Geographic variation in plant species richness patterns within temperate eucalypt woodlands of eastern Australia
Species density, pattern diversity and species pool are often studied in isolation and correlated individually to environmental gradients. However analysis of how these three measures interrelate can give insights into the interpretation of local and regional processes. In addition, an understanding of how these diversity measures change across the natural distribution of a community may help in decision making processes regarding reservation. Temperate eucalypt woodlands in eastern Australia are one of the most visible and ubiquitous communities in eastern Australia, but have undergone one of the most significant modification and fragmentation processes due to past and current pressure to clear for agriculture. Data from 176 vascular plant survey sites sampled across 14 woodland assemblages are used here to analyse geographic gradients in species density, pattern diversity and species pool size. It was discovered that species density was significantly correlated to pattern diversity and species pool size but that pattern diversity and species pool size were uncorrelated. There was a significant relationship whereby species density increased as pattern diversity decreased. These patterns may be explained by the maintenance of interconnectedness, dispersal and rescue effects at this scale of investigation but local interactions cannot be ruled out as important. Generally species density and species pool size increased from west to east in the study area and pattern diversity was strongly correlated to the coldest minimum winter temperatures. It is suggested that if local woodland richness is maintained by low pattern diversity and greater habitat connectedness then larger reserves are required in order to maintain the largest area of contiguous habitat. In such situations small isolated patches, which are increasingly fragmented by the pressure to clear for agriculture will accumulate larger extinction debts.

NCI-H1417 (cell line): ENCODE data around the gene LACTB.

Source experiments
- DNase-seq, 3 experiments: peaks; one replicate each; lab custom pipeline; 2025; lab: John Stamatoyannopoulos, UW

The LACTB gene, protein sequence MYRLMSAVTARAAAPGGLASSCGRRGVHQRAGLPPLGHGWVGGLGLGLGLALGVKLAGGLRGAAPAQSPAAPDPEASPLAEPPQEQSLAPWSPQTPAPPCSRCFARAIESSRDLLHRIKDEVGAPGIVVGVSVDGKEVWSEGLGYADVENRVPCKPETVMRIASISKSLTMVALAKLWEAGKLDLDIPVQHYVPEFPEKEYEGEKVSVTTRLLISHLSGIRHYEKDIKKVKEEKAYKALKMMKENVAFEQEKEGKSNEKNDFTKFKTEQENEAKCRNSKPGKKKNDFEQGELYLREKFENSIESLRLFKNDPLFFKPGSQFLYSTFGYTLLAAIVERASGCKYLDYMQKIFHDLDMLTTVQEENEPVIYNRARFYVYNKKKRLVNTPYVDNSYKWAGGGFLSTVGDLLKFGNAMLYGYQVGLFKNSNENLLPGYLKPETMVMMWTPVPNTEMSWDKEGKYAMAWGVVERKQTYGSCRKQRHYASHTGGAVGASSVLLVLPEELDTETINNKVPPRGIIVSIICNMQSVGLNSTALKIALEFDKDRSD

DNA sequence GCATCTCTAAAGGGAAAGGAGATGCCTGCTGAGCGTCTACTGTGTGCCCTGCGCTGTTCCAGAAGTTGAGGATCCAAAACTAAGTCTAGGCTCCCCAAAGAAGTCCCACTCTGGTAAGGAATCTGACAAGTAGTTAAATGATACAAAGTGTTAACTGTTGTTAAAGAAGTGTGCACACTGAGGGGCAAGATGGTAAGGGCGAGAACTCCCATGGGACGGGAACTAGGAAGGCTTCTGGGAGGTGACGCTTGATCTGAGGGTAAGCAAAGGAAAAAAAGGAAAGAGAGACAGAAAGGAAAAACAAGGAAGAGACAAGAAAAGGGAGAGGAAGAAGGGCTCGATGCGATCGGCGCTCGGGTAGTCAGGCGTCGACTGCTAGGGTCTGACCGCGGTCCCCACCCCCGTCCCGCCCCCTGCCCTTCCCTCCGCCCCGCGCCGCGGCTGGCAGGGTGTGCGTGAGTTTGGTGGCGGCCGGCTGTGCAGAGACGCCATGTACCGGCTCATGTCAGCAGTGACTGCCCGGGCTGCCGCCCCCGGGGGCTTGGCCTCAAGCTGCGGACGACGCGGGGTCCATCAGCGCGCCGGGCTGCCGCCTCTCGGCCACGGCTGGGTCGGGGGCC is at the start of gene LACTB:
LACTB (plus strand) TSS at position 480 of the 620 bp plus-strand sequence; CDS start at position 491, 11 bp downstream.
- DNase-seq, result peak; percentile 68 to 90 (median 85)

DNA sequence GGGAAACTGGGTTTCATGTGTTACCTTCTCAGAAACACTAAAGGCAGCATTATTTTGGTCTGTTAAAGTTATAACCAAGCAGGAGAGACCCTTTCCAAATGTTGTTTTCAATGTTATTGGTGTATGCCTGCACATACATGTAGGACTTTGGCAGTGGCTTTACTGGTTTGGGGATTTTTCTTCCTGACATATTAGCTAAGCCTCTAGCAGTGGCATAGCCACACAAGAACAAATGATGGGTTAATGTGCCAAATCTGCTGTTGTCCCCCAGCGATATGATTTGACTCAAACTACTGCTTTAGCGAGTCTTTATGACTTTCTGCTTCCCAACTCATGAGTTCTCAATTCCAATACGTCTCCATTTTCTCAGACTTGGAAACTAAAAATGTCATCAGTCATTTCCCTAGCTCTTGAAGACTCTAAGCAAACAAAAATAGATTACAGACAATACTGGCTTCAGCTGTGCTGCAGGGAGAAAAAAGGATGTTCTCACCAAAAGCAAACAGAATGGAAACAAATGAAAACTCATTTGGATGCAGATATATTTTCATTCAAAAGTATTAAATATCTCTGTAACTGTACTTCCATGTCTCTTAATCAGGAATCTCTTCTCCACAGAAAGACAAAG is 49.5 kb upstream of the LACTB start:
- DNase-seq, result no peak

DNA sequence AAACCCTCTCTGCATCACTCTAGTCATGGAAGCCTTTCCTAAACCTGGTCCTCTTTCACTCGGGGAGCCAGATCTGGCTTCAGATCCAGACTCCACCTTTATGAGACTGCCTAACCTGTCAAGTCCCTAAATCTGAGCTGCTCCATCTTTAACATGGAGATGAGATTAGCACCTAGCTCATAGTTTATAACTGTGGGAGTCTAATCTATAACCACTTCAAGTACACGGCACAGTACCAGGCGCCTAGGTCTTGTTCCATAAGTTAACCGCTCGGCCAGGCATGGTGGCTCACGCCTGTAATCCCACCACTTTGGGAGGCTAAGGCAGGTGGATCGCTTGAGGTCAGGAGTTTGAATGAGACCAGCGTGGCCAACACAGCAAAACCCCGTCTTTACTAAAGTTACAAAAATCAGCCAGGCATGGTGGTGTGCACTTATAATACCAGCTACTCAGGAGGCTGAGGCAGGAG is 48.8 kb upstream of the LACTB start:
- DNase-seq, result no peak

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Document Type: Research Article
Publication date: August 1, 2005